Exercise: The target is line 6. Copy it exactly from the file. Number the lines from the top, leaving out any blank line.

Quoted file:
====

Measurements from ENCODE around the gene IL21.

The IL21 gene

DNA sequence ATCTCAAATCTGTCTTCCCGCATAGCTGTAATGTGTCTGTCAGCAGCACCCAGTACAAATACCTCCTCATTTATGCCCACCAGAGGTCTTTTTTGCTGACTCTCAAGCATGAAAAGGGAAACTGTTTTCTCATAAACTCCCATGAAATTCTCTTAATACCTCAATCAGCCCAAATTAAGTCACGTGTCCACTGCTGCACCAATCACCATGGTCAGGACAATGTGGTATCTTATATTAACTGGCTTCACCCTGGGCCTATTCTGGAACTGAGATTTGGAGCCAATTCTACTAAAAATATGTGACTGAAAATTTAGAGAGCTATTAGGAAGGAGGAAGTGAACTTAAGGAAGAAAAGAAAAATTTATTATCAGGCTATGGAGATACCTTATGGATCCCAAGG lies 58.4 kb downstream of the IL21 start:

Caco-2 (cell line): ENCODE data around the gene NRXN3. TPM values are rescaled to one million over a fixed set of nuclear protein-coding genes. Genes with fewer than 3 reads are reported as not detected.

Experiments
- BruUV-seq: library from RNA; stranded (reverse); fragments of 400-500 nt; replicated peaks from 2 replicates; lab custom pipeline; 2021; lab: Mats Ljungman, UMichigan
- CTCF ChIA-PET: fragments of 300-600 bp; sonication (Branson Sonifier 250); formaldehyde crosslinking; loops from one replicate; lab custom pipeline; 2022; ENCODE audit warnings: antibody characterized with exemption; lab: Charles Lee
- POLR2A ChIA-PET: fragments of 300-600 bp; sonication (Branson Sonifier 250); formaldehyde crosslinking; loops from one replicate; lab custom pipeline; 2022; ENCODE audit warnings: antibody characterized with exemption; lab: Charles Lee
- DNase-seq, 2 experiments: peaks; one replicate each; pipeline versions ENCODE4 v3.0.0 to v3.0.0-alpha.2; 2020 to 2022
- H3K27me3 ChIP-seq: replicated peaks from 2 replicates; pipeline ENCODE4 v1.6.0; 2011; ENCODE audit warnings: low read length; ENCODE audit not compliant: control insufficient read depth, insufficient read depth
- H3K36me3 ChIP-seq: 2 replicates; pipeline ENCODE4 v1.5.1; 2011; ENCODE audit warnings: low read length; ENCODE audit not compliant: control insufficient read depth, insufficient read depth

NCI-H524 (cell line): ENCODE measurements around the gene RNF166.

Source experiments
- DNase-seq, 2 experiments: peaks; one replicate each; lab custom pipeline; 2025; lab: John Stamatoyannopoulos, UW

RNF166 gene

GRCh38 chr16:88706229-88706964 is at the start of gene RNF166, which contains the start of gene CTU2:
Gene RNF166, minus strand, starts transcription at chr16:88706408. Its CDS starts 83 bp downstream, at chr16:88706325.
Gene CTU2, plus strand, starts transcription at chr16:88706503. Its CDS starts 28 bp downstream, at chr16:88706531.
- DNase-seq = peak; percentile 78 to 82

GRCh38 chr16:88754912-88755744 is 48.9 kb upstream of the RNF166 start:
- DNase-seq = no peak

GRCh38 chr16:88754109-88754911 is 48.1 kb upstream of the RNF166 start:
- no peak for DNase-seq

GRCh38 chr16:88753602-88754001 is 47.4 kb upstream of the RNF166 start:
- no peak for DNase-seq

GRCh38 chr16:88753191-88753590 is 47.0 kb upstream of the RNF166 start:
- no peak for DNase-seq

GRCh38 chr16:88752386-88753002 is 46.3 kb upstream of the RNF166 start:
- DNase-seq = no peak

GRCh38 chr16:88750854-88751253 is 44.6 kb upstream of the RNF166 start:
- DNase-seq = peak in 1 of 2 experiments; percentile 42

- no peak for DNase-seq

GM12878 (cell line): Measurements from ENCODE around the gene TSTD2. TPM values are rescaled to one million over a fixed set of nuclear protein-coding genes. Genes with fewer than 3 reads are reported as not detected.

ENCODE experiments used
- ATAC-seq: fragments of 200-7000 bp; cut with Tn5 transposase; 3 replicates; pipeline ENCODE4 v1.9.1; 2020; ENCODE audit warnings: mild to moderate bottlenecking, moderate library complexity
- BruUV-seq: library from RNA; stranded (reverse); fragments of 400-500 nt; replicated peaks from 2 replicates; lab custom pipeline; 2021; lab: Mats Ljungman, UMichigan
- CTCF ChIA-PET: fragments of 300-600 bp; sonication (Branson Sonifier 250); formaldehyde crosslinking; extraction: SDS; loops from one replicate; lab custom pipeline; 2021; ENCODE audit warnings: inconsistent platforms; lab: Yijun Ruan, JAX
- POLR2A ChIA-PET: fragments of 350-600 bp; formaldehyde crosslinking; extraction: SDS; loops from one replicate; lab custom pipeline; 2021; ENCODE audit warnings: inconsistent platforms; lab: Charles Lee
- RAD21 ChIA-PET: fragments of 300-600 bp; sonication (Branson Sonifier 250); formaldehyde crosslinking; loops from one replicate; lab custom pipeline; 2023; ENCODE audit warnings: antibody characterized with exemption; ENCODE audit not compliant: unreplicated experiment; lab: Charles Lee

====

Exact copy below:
- BruUV-seq: library from RNA; stranded (reverse); fragments of 400-500 nt; replicated peaks from 2 replicates; lab custom pipeline; 2021; lab: Mats Ljungman, UMichigan